Thursday, December 18, 2008

The Debt Bubble is Getting Really Heavy!

Good Afternoon Folks

Well that was interesting. Stocks were down about 2% as fears continue to mount around how severe this recession will be.

The GE news was really pressured the markets this afternoon:

"Dec. 18 (Bloomberg) -- General Electric Co., the biggest issuer of corporate bonds, has a one-in-three chance of losing its AAA credit rating in the next two years as earnings deteriorate, Standard & Poor’s said.

S&P cut the outlook on the company and that of its GE Capital finance arm to negative from stable. While the AAA ratings were left intact, S&P said in a statement today that it was concerned about cash flow and funding for the finance unit as global conditions worsen. GE Capital’s stand-alone rating, without parent support, would be A+, it said."

Quick Take:

This one was a shock to me. GE is supposed to be the "Taj Mahal" of corporate America. It was built into a corporate powerhouse by icon CEO Jack Welch. To see them face a 1 in 3 chance of losing their AAA rating is astonishing. The problem GE has is almost half of the companies revenues were generated by GE capital. As Wall St started to melt down, GE went down with the ship.

Folks, I am beginning to realize that almost everyone in the world got completely addicted to "cheap" money. It wasn't only Wall St. Everyone got into the game: Pension funds, college endowements, automotive finance, money markets. Our recent GDP growth in the last 10 years was almost solely based on creating debt. Once everyone filled themselves to the gills with it, the game was over.

Debts must be serviced via payments. When it can no longer be serviced it must be defaulted on. I will bring this chart up again folks. Look how out of hand borrowing got compared to GDP:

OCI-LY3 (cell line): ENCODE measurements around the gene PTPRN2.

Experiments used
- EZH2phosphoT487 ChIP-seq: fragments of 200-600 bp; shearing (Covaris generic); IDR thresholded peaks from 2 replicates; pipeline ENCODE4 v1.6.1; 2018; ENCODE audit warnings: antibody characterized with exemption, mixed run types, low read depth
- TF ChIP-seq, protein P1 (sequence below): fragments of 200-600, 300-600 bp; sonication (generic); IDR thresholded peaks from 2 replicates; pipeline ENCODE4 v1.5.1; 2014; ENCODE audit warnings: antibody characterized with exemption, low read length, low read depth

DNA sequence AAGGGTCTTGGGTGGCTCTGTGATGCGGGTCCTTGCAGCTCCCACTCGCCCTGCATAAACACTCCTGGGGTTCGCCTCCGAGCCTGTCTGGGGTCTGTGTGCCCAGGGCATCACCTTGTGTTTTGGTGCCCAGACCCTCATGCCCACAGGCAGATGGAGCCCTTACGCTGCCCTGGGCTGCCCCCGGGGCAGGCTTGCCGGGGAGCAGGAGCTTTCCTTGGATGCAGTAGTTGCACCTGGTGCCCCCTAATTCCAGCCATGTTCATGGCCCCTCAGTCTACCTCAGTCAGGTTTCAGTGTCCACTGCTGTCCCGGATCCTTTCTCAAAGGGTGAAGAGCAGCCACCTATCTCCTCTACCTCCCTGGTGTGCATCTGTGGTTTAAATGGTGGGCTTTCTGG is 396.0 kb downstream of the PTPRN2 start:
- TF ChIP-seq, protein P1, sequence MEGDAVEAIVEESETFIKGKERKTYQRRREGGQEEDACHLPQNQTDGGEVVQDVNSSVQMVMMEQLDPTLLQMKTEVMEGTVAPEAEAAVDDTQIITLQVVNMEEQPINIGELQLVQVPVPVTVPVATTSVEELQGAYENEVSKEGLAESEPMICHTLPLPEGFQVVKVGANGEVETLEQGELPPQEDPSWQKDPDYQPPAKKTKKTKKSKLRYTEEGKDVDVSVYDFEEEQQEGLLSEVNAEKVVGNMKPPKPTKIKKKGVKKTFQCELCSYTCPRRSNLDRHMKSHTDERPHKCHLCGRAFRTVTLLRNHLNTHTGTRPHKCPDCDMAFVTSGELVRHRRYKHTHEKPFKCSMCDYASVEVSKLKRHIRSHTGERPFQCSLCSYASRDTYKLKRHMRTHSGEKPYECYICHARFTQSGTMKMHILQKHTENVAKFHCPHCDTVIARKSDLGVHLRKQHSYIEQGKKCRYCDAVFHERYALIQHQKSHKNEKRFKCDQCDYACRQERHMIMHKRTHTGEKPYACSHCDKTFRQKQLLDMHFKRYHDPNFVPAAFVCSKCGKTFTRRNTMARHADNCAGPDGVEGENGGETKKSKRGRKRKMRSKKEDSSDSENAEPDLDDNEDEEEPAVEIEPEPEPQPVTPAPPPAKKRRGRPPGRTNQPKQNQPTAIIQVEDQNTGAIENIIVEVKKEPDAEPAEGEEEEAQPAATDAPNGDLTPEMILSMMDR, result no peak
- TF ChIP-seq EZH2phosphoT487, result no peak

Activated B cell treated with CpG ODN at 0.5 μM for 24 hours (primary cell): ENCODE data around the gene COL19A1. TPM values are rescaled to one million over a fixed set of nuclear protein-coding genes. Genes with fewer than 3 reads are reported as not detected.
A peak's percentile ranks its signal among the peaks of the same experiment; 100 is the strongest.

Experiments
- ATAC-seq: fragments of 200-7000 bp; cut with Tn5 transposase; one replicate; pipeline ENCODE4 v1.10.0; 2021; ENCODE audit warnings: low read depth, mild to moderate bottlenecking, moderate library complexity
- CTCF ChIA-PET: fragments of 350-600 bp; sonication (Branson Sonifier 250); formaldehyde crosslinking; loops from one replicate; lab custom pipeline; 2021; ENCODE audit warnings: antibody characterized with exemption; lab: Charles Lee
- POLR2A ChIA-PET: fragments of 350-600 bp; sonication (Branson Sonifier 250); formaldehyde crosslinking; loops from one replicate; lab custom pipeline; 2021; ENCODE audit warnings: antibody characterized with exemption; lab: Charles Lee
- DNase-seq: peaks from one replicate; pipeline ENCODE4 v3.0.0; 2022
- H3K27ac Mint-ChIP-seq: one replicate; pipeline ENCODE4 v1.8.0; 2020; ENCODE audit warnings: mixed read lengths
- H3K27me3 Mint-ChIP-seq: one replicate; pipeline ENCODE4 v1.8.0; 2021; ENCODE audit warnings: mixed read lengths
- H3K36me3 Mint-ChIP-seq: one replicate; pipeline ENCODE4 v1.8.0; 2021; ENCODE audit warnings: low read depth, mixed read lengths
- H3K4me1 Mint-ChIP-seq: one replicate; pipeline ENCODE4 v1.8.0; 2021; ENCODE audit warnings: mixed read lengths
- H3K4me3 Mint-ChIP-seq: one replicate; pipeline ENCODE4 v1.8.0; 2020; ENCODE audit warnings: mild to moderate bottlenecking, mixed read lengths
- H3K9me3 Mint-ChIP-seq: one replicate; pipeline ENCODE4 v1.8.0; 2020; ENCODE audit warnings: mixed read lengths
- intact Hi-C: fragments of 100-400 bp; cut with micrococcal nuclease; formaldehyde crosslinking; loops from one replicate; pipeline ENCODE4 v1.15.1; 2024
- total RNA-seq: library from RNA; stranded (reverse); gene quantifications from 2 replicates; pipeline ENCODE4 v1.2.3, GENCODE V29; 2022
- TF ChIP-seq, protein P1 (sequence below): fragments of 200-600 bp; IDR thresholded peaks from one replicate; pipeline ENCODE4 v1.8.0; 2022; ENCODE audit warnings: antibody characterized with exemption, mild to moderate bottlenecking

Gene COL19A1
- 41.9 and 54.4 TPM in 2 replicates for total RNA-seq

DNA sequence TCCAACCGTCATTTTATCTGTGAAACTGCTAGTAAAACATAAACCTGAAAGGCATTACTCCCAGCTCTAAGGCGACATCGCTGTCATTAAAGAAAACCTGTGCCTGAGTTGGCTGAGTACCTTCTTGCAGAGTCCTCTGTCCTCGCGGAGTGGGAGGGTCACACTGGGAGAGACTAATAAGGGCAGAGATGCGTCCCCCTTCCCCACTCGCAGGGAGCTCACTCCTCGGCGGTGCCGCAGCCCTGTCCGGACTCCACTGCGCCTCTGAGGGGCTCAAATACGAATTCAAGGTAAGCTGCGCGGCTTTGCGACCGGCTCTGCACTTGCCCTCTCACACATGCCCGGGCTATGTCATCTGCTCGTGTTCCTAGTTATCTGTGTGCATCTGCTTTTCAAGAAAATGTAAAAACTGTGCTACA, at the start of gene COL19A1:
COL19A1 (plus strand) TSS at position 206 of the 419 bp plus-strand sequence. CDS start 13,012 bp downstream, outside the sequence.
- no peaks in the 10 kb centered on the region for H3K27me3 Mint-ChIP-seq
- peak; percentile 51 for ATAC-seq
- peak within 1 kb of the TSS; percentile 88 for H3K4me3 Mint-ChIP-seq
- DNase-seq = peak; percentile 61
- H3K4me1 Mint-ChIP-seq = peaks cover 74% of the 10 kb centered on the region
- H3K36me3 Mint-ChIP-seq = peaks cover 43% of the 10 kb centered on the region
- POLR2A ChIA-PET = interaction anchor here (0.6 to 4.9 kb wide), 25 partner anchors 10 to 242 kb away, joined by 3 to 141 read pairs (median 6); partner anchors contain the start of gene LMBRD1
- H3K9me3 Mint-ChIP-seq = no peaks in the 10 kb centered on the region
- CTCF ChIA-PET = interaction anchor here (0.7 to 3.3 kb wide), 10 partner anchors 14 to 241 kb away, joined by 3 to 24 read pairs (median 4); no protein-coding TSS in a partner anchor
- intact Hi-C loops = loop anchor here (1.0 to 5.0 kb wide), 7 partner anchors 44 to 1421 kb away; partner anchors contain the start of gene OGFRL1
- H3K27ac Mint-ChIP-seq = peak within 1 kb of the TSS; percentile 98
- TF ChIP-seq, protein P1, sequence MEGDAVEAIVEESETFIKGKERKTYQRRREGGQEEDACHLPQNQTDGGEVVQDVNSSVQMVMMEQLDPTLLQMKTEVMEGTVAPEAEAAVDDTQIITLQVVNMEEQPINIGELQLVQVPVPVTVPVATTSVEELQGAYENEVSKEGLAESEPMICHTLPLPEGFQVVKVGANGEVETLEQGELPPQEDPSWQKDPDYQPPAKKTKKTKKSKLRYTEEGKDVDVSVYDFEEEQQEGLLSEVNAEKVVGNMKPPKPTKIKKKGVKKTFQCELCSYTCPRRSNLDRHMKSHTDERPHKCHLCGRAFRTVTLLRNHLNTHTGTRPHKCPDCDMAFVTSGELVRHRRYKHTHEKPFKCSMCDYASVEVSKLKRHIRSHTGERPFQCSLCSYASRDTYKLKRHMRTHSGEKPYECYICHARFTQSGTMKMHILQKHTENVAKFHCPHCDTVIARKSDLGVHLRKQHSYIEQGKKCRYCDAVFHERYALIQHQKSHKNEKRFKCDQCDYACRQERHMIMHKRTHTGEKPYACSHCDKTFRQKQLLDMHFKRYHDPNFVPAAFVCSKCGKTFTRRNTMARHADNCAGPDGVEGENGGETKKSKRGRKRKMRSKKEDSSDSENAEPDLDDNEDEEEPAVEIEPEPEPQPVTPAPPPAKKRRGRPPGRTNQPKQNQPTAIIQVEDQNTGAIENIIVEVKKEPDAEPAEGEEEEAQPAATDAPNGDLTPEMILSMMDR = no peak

Quick Take:

The amount of debt we have created vs. GDP is unsustainable because we use GDP to pay back debt! Our debt load is now 300%+ of GDP. Our current "crack cocaine" debt party makes 1929's debt party look like more like a soda and pizza party for a bunch of 3rd graders!

This is unsustainable folks! The Fed is going to try and continue blowing up this bubble by selling homes at 4% interest rates. If you buy a home based on this new Ponzi scam you are crazy! Buying a home using this mortgage plan is too big a risk on such a large investment. I say this because the rules constantly change. You can rest assured that rates cannot stay this low for a sustainable period of time. Inflation could rear its ugly head at anytime which would force the Fed to raise rates. What if mortgage rates rise to 6% 5 years from now? The price of your home will go down the toilet!

Another risk you run is low interest rates do not guarantee that home prices will stop sliding. What if they continue to plummet as the economy continues to fall apart? Home prices continued to drop when Japan attempted the same thing. Buying at these levels with such risk is simply too dangerous. We still haven't seen the "unintended consequences" of what the Fed has just done. Maybe today's drop was the start of something. I guess we will know soon enough.


I got the new GEAB report courtesy of Alex who is one of our readers. Thanks Alex! They are out with some more dire predictions. They have a great chart that shows you how insanely out of whack the stock market is versus its historical average:

More from the GEAB:

"LEAP/E2020 anticipates than the unfolding global systemic crisis will experience in March 2009 a new tipping point of similar magnitude to the September 2008 one. According to our team, at that period of the year, the general public will become aware of three major destabilizing processes at work in the global economy, i.e.:

• the length of the crisis

• the explosion of unemployment worldwide

• the risk of sudden collapse of all capital-based pension systems

A whole range of psychological factors will contribute to this tipping point: general awareness in Europe, America and Asia that the crisis has escaped from the control of every public authority, whether national or international; that it is severely affecting all regions of the world, even if some are more affected than others (see GEAB N°28); that it is directly hitting hundreds of millions of people in the “developed” world; and that it is only worsening as its consequences reveal throughout the real economy. National governments and international institutions only have three months left to prepare themselves to the next blow, one that could go along severe risks of social chaos. The countries which are not properly equipped to cope with a surge in unemployment and major risks on pensions will be seriously destabilized by this new public awareness.